Q: “What happens when you assume?”
A: “You make an ass out of u and me.”
Ok, yes, I know, this is an ancient joke, growing mold and pink slimy tentacles, but there is a point. Yesterday afternoon, I gelded a donkey. Now, anyone who has spent any time around the ass end of an ass knows that assumption is literally dangerous. Taking a donkey for granted is a sure way to get one’s brains liberated from one’s skull. However, even the most prudent of us often forget to extend the same courtesy and caution toward our fellow humans.
Recently, an essay I wrote on the closure of our large animal practice was published on Salon.com. Now, here’s the thing with me and pieces I publish on-line, particularly essays. I don’t read comments. (By the way, that is not true of comments posted on this blog or at my website – those I read.) I don’t read comments because, to me, essay writing is deeply personal, and while I may be able to make myself walk outside naked (it’s a metaphor, people!), I am not willing to stick around and listen to analysis of my cellulite. However, by accident, I happened to glance at one of the comments on this essay, and while it was fairly obvious that the commenter is one of those mean-spirited people who crop up on the web, determined to make themselves feel better by haranguing others, something he said stuck with me.
This commenter began by stating that he found it “interesting” that nowhere in my essay nor on my blog did I write anything about my love of animals. The conclusion that was apparently reached was that I must not care about animals and thus went into veterinary medicine for all of the wrong reasons and “good riddance” to me. My first reaction was that this line of reasoning was so preposterous as to be laughable. After all, this person knows nothing about me, or the path of my life. But then, I started to ponder the net of assumptions that led to this comment.
He wasn’t wrong. I haven’t done a careful search of my archives, but it is quite possible that I have never written that I love animals. For that matter, I’m not sure that I’ve ever explicitly written that I love my husband or my children. This is assumption number one: I have assumed that these are conditions that are self evident. It no more would have occurred to me to write any of these statements than it would have to type the phrase “I breathe.” I assumed that anyone should understand that no sane person would endure the amount of education required to become a veterinarian, or the physical labor, long hours, and punishing weather inherent to large animal medicine without a love of animals. This is neither glamorous nor particularly lucrative work, and I assumed that everyone knew that.
My assumptions were in their own way just as callous and self-centered as those of the commenter. Why should anyone know what I feel or what my motives are if I don’t express them? It is my right to keep those thoughts to myself, but if I choose that route, I don’t have the right to be outraged when someone misunderstands me. It may go without saying, but I’ll say it anyway, this logic extends to more than passing internet remarks. How often do we get offended with others for misjudging or misunderstanding us, or for failing to meet our needs when we have not let those people into our minds, when we have never expressed our needs or feelings?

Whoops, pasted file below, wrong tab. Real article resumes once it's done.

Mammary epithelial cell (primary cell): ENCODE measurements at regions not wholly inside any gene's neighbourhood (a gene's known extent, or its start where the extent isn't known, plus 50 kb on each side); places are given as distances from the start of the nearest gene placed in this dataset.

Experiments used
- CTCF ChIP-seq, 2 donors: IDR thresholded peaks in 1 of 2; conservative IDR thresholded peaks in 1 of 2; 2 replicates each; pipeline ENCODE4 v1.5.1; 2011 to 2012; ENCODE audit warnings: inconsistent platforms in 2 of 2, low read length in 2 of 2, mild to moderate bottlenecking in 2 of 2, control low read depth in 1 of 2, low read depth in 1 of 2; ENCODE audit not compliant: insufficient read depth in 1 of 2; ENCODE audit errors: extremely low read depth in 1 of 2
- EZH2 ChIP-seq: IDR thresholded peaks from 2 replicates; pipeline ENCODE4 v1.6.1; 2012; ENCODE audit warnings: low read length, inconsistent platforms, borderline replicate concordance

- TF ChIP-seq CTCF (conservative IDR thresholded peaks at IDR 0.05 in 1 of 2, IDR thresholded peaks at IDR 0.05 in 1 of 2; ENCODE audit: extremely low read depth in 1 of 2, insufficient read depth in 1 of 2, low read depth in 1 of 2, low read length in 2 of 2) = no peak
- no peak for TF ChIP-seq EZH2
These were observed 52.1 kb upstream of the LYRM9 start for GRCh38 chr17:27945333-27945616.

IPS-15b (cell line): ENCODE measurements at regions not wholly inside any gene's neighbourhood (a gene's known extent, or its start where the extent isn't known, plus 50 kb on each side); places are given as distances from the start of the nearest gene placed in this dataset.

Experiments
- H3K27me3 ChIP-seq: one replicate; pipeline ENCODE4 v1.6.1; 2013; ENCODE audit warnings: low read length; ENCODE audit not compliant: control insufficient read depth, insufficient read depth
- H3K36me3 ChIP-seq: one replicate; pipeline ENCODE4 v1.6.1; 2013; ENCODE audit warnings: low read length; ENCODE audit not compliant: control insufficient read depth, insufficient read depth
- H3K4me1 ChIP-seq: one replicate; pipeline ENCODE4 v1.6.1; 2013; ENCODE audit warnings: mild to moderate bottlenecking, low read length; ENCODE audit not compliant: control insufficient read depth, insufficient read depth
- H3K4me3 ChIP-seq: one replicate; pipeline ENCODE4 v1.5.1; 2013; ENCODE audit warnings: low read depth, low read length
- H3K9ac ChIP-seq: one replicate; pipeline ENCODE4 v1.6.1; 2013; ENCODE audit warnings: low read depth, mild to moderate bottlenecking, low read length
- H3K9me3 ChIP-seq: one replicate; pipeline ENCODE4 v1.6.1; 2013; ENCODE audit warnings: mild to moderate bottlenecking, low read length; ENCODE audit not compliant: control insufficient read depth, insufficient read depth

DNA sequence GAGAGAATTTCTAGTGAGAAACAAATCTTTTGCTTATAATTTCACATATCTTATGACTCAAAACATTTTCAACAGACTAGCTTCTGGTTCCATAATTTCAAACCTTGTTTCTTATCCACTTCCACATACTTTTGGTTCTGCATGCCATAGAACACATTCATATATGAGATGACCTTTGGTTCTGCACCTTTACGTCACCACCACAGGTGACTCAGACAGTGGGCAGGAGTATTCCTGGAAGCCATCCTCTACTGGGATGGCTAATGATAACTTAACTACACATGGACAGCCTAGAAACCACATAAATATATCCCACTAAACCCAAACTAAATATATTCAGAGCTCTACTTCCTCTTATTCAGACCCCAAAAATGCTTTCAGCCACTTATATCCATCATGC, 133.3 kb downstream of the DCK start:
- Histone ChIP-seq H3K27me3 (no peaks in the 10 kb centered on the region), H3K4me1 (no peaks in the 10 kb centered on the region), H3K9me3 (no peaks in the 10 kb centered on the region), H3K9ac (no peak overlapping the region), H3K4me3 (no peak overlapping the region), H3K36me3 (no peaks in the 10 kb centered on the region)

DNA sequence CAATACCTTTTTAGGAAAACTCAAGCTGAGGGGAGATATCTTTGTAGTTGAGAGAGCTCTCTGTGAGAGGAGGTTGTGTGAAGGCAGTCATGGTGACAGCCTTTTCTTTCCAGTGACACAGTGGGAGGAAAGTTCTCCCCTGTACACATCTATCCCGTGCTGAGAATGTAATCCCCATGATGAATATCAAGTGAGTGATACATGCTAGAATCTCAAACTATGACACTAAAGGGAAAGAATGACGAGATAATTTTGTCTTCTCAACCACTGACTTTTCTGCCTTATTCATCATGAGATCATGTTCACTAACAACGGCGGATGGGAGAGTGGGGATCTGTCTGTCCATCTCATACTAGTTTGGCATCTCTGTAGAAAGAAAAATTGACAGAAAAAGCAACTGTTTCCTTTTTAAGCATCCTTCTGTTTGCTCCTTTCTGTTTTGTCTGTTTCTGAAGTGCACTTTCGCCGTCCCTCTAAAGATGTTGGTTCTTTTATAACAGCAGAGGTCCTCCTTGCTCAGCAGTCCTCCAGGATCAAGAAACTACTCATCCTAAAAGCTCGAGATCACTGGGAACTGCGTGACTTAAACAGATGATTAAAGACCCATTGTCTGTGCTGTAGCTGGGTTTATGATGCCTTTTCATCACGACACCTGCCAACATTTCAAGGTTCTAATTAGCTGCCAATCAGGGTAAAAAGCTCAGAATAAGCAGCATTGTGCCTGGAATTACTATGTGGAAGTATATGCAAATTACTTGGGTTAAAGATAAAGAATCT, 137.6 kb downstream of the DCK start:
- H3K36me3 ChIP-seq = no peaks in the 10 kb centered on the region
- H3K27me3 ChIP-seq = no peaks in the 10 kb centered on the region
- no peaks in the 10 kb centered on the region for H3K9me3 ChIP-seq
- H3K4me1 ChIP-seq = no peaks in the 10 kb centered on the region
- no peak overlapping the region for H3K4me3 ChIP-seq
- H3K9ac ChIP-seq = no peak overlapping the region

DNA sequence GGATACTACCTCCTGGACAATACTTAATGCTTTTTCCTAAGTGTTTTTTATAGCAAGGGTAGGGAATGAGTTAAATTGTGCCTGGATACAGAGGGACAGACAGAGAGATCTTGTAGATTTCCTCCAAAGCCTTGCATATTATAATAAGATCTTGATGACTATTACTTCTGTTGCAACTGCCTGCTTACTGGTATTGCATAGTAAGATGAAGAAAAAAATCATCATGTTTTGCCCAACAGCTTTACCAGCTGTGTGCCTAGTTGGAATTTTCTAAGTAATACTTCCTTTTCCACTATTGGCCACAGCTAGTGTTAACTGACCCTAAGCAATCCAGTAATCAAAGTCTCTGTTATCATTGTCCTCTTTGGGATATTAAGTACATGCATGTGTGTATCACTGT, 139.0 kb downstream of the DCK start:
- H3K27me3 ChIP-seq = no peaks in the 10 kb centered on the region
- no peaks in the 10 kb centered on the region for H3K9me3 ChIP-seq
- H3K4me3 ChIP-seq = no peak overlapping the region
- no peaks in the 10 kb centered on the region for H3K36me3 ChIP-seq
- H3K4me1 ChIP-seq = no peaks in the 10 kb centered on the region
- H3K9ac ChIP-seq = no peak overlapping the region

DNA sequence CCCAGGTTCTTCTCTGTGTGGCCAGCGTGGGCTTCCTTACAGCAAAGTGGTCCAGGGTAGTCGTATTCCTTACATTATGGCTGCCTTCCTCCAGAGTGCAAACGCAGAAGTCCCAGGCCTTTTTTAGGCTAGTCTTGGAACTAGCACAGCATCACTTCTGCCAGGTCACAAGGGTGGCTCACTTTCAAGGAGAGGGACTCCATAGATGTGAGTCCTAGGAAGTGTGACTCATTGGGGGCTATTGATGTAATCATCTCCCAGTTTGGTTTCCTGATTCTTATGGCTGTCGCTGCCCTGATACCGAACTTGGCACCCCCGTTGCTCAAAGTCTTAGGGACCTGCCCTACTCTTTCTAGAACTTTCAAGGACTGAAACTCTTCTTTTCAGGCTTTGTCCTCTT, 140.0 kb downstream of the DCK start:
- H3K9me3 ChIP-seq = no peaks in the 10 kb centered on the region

Conversely, how often are we guilty of the same “piece of the elephant” logic as my commenter, assuming that we understand the entire picture from a fragmentary snapshot? The most obvious contributor to this error in judgment is our abundance of social media. With Twitter feeds and Facebook status updates, blogs, and texts, it is easy to make the error of assuming that we know the whole story, that we understand everyone from our dearest friends to complete strangers. How often do we pass judgment based on what we assume that we know? Even in person, how often do we assume that we understand the motivation for someone else’s comments or actions? Do we bother to ask that person’s intent? Do we bother to find out what else is happening in that person’s life, if they are hurt, frightened or stressed?
Assumption is easy. It allows us to feel knowledgeable without ever having to venture beyond the walls of our own anxieties and concerns. Reaching past that bubble is terrifying. We might learn that we aren’t as smart as we think we are. We might learn secrets about ourselves, or we might discover the humanity of others. Dropping assumption means that we have to accept the black hole of uncertainty and ignorance. We might find that the elephant is neither snake, nor fan, nor blade, but a giant and dangerous animal.
I don’t write about some of the things most basic to my life because like breathing, they are complex, deep, and essential to my existence. And like with breathing, if I analyze them too closely, I might forget how they work. However, and it does not go without saying, I love the animals that have been my livelihood for over a decade, I love my husband, I love my children, I love my parents, my sister, my brother-in-law, the few dear friends I have let past my barriers…Ok, you get the point.